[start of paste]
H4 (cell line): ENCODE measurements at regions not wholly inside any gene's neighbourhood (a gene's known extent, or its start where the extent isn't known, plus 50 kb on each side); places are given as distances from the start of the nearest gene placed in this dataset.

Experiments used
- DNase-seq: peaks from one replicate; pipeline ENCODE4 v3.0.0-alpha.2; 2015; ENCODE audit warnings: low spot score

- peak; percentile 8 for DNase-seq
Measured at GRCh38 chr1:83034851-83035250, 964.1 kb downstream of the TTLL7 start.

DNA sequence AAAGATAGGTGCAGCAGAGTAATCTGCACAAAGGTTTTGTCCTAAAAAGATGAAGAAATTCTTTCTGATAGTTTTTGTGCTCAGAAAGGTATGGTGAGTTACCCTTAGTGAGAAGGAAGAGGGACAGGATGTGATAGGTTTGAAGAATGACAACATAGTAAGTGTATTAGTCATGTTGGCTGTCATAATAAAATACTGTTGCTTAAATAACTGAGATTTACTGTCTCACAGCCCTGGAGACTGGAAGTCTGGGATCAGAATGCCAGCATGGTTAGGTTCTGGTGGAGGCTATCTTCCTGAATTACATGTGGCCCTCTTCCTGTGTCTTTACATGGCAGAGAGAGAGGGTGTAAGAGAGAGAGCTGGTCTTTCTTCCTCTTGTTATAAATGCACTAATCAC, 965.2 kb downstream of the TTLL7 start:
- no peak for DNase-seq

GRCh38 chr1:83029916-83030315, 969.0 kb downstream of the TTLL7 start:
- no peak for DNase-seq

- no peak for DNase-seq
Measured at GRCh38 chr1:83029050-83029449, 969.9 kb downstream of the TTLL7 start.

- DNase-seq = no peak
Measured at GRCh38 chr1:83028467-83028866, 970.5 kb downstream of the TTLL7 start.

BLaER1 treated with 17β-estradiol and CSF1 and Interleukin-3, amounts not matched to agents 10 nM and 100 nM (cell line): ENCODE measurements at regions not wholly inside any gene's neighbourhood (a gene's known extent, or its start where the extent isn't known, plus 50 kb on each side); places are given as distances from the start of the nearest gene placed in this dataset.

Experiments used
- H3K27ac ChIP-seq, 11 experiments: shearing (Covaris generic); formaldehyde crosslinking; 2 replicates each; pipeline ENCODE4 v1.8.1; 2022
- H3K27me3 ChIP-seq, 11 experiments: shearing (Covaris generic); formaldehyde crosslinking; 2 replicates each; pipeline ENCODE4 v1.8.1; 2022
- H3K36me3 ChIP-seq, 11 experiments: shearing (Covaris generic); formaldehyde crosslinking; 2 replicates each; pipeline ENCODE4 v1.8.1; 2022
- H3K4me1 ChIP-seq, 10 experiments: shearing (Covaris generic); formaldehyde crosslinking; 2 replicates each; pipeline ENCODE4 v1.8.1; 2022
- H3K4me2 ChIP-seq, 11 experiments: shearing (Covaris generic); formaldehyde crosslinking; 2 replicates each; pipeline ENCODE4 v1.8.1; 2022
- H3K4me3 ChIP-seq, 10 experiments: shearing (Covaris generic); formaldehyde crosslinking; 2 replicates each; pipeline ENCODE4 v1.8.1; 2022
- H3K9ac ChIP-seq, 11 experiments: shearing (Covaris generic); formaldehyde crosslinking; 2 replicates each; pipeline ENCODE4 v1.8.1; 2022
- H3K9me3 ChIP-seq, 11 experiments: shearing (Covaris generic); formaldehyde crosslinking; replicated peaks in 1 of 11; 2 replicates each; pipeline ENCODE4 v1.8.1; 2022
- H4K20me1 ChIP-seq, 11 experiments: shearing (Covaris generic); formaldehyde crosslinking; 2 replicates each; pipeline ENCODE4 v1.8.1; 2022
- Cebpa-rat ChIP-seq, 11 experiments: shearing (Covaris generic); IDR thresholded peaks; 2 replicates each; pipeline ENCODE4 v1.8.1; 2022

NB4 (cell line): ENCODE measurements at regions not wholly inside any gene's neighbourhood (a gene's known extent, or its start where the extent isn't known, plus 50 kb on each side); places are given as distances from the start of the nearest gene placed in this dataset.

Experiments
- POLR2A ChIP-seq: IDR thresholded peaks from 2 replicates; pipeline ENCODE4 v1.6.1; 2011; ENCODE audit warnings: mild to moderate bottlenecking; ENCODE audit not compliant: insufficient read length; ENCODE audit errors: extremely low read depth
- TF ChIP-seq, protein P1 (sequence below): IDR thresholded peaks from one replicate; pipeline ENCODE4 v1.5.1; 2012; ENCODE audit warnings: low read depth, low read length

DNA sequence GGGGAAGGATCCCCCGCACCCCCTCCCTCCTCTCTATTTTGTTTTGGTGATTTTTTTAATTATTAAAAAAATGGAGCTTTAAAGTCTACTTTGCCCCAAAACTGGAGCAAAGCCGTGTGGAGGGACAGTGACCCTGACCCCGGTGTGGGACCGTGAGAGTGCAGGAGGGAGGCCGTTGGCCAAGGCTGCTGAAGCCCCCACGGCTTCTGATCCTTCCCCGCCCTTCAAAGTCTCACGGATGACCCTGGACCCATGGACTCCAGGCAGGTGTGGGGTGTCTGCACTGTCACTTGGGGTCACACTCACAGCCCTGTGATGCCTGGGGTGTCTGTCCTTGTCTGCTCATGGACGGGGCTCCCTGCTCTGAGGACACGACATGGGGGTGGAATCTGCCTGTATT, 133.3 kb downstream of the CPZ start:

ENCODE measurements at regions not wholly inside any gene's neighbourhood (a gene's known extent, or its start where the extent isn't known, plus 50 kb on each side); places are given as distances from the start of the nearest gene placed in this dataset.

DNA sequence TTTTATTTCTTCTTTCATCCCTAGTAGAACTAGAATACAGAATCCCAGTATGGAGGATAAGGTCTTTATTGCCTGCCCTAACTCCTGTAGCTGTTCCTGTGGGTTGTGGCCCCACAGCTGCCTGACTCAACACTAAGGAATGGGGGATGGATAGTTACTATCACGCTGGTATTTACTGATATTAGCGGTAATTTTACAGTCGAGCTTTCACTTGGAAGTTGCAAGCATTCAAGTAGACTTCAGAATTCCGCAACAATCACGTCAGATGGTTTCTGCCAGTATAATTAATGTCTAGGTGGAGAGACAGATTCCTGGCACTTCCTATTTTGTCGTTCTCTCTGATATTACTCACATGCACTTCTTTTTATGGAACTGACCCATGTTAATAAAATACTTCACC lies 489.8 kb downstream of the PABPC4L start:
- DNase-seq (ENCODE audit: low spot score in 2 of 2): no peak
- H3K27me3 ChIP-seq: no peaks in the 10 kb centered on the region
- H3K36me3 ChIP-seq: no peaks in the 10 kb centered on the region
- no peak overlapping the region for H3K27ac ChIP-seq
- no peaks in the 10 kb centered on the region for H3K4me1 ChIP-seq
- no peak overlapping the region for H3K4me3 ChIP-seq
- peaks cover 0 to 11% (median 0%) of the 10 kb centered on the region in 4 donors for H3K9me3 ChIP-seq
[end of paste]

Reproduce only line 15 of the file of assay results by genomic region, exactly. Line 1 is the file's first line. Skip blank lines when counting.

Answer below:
Experiments used